View this artwork by appointment, at Tate Britain's Prints and Drawings Rooms
This composition, no doubt intended for copying by the pupils whose names appear in the inscription on the verso, may have been derived from drawings Turner made on tour in South Wales. There is a rapid study of the bridge in its setting in his Swans sketchbook (Tate D01709, D01710; Turner Bequest XLII 34–35), and a drawing in the Cyfarthfa sketchbook (Tate D01641; Turner Bequest XLI 12) is a view of the bridge in a rolling landscape; both were done on the Welsh tour of 1798.
This copy-drawing is couched in a simpler Picturesque format, with the bridge placed centrally between balanced repoussoirs, and may belong to a year or two earlier, though its assured, free manner is consistent with a date around 1798. We have no evidence that Turner passed through Pontypridd on his South Wales tour of 1795, but he may have taken his design from a print or a drawing by another artist. The stone bridge, which spans the River Taff, was famous as the longest single-arch span in the world when it was built by William Edwards in 1756.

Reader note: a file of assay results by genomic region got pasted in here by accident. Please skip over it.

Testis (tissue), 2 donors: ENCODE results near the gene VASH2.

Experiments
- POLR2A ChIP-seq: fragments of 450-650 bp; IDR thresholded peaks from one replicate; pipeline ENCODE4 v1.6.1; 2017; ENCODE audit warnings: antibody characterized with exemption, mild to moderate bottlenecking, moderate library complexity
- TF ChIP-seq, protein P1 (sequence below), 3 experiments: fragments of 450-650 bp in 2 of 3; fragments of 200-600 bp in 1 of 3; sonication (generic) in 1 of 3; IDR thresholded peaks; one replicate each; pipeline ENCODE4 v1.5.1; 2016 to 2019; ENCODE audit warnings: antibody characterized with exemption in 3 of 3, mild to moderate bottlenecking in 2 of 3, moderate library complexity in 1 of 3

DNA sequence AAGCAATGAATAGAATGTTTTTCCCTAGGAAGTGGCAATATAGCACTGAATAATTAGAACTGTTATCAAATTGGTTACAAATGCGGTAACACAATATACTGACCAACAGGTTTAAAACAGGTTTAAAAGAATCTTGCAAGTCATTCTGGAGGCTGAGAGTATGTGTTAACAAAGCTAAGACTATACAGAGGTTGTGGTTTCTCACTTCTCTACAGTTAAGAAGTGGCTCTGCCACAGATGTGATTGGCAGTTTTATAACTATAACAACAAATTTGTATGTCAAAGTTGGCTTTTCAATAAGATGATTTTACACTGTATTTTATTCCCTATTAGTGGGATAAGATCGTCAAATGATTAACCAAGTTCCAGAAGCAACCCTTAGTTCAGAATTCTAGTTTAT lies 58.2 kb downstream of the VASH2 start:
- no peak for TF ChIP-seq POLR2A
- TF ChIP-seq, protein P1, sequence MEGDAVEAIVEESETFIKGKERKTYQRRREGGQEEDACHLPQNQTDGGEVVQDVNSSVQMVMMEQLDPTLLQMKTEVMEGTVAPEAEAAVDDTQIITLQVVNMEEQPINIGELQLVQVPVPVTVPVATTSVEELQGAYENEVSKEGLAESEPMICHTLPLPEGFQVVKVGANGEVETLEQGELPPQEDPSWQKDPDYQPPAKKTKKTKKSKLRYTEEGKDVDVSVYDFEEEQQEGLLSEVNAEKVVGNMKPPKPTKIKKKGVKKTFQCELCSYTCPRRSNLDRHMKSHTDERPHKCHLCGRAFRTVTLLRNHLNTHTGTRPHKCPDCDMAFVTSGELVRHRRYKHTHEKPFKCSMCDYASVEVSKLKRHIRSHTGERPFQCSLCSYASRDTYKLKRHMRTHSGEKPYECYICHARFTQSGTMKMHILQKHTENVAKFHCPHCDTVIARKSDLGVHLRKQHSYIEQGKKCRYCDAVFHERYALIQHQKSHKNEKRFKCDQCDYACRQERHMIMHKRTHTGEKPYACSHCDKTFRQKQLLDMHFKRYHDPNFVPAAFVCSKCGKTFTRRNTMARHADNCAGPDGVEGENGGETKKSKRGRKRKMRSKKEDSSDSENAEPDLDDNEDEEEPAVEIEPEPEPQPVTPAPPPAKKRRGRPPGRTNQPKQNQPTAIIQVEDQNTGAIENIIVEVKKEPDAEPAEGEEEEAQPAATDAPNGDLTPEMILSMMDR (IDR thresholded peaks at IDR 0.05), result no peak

Inscribed by Turner in pencil ‘Pont ye-Prydd | Glamorganshire | Sarah Susannah [?Smart] | Fanny Br[...]’, with colour trials